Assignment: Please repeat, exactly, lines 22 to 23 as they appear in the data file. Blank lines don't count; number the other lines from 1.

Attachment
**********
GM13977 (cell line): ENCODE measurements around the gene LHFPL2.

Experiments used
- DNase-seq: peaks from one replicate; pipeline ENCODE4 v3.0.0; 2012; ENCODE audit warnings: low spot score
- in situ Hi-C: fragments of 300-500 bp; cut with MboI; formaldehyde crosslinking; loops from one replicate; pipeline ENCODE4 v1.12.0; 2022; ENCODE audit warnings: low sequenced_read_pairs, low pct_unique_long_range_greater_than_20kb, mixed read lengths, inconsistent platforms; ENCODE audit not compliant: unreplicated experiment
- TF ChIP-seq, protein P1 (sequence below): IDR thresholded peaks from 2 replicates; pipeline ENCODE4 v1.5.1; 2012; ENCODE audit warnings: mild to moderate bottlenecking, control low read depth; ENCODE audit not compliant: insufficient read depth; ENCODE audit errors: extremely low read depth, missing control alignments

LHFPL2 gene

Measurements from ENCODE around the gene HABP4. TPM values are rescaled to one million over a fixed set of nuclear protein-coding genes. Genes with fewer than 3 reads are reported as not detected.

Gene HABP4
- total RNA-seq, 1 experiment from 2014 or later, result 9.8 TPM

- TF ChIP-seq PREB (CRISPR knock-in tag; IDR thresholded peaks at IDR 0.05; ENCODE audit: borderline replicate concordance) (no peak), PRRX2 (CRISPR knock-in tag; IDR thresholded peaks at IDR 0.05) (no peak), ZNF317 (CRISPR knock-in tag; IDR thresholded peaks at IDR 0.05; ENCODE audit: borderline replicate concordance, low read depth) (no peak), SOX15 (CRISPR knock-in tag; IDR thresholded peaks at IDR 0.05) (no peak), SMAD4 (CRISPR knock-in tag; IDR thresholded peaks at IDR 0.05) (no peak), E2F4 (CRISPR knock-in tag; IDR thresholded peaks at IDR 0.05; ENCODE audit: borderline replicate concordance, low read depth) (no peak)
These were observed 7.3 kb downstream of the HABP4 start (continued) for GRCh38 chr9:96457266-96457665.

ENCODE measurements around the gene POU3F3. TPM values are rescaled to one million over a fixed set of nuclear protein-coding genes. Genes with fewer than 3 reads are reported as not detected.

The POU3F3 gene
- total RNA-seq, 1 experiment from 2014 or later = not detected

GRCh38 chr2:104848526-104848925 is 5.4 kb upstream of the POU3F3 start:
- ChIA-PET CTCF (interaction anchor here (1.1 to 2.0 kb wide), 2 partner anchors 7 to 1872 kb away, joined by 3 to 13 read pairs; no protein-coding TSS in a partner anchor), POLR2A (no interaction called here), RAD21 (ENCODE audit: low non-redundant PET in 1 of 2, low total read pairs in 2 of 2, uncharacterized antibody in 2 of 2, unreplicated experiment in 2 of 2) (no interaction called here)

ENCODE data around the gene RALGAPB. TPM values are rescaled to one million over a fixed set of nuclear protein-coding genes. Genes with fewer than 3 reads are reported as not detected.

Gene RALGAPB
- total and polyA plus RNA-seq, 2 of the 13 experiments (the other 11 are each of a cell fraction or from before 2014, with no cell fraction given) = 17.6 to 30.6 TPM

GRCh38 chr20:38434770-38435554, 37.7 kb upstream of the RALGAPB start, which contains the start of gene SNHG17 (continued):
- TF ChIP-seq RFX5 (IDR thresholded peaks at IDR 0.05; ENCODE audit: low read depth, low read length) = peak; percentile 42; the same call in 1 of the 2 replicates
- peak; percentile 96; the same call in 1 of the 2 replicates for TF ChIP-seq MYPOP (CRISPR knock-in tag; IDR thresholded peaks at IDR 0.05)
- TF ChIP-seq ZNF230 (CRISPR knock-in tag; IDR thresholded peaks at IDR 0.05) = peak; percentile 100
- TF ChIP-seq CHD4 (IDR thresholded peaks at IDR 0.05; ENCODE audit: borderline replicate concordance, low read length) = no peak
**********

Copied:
- peak; percentile 96; the same call in 1 of the 2 replicates for TF ChIP-seq MYPOP (CRISPR knock-in tag; IDR thresholded peaks at IDR 0.05)
- TF ChIP-seq ZNF230 (CRISPR knock-in tag; IDR thresholded peaks at IDR 0.05) = peak; percentile 100